If you are like most dog owners, your canine has received a lot more attention during the COVID-19 quarantine. Where we were once at work or school much of the day, the whole family has been at home for months. Dogs are ruled by routine so their new normal is to have you around 24/7.

This is why we at Oakland Veterinary Referral Services expect to see a spike in dog separation anxiety as we begin spending less time at home. As we look toward a new normal for ourselves and get back to regular life, your pet may exhibit unusual symptoms or behavior. Let’s take a closer look.

What Is Dog Separation Anxiety

In a nutshell, dog separation anxiety is an intense dislike of being alone. This fear can develop when a pet has been undersocialized in the past or has behavioral issues, like noise anxiety and phobias. If your dog is especially clingy, you may have what we call a “Velcro pet”. Dogs who have experienced trauma can be prone to this disorder.

Behaviors associated with separation anxiety are as follows:

  • Chewing, digging, and other forms of destructive behavior
  • Pacing
  • Panting excessively
  • Trembling
  • Attempts to escape or hide
  • Clinginess
  • Urinating/defecating in the home
  • Changes in appetite and sleep

What You Can Do to Prevent Separation Anxiety in Dogs

Since your pet has enjoyed your constant companionship, the change to spending more time alone can be hard. It’s even more so for those dogs with severe cases of anxiety. Instead of an abrupt change in routine away from your pet, make the transition as slow and steady as possible.

Make sure to first make an appointment with your veterinarian, in the event a medical issue is exacerbating the anxiety and other symptoms.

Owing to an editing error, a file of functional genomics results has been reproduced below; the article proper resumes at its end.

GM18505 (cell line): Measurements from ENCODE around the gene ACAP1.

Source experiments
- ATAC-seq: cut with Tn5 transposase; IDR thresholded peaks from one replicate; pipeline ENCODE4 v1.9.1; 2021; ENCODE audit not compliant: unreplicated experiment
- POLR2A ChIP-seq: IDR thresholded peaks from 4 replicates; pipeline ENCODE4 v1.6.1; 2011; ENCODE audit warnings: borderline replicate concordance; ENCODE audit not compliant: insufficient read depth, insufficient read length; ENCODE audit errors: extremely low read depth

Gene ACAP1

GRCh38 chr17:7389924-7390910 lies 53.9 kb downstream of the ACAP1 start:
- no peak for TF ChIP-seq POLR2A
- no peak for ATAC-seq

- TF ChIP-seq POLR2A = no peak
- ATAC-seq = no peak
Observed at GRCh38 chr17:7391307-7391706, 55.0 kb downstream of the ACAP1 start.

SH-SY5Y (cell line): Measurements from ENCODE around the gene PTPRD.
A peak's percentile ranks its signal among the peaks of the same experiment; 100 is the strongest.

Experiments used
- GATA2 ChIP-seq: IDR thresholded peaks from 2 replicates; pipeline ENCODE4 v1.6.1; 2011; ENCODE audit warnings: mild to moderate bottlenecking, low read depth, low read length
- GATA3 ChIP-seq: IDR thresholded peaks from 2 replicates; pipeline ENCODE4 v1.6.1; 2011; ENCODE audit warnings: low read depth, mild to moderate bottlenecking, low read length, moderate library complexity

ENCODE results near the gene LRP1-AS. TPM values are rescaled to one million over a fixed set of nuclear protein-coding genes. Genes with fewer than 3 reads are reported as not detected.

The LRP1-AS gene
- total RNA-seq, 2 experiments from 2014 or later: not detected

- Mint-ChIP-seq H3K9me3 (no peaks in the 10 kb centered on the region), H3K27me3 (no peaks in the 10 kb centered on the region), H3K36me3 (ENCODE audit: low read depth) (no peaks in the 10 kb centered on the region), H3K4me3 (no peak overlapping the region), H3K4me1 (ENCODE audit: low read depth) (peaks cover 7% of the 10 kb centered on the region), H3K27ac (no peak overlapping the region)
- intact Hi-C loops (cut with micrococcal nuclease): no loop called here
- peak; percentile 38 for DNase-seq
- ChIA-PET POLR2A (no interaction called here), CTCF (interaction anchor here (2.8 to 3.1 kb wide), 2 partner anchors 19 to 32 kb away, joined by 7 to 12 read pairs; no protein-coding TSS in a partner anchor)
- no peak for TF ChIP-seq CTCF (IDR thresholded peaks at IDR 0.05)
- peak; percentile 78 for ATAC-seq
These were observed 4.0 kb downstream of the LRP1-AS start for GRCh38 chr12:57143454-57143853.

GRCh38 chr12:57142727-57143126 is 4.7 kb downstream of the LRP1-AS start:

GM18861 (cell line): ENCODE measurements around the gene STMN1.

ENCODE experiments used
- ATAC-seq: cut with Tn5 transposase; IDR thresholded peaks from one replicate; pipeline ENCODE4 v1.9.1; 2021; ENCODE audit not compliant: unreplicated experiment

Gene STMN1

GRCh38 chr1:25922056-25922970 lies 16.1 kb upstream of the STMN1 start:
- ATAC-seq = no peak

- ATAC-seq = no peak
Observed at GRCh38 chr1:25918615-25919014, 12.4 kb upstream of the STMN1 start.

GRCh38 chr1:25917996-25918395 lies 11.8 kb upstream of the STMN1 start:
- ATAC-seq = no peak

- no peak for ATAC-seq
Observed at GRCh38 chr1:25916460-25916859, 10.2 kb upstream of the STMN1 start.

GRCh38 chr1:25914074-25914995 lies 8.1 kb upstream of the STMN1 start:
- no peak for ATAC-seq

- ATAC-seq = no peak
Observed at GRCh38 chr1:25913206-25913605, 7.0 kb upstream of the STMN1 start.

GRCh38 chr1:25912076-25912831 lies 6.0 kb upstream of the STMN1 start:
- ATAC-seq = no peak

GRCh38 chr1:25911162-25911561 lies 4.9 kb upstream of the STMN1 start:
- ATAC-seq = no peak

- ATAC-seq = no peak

1. Stay consistent with the routine. If you normally feed your dog before you head out, make sure to stay consistent. Get them used to when they will be eating, exercising, going out to potty, and getting daily snuggles. Even on weekends, or other days off, stick to the routine to ease your pet’s fears.
  2. Incremental time alone is key. Make time away a gradual thing. Start small by going out for a few hours at a time. Have your dog spend time in another room by providing some toys and chew things for them to enjoy some solo time.
  3. Crate train your dog. If your pet is already familiar with the crate, have them spend some time there while you work or prepare dinner. Give them toys and positive rewards while they are resting in their “den”.
  4. Give them things to do. Provide several types of toys and games for your dog to enjoy. Something that is challenging, like a treat puzzle or a Kong filled with a frozen banana or peanut butter will keep them occupied and feeling good.
  5. Consider a pet sitter or dog walker. As you start being out of the house for several hours at a time, your pet may feel stressed and afraid. Consider giving them a midday break by having a sitter, friend, neighbor, or the like swing by to take them out and play with them. 
  6. Downplay the goodbyes and hellos. If you respond emotionally to your dog’s reactions when you leave or come home, this reinforces their anxiety. It entrenches the belief that they are not okay when you are not there. Instead, stay calm and act relaxed, but not too excited when you come home. Attend to the day-to-day tasks around the house, while engaging your pet in a normal routine.

Is Your Dog Having Trouble?

If your dog is suffering from extreme anxiety and stress, they may be dealing with a phobia. We can help by providing behavioral consultation and recommendations for medications, supplements, and behavior modification. Please call us for more information.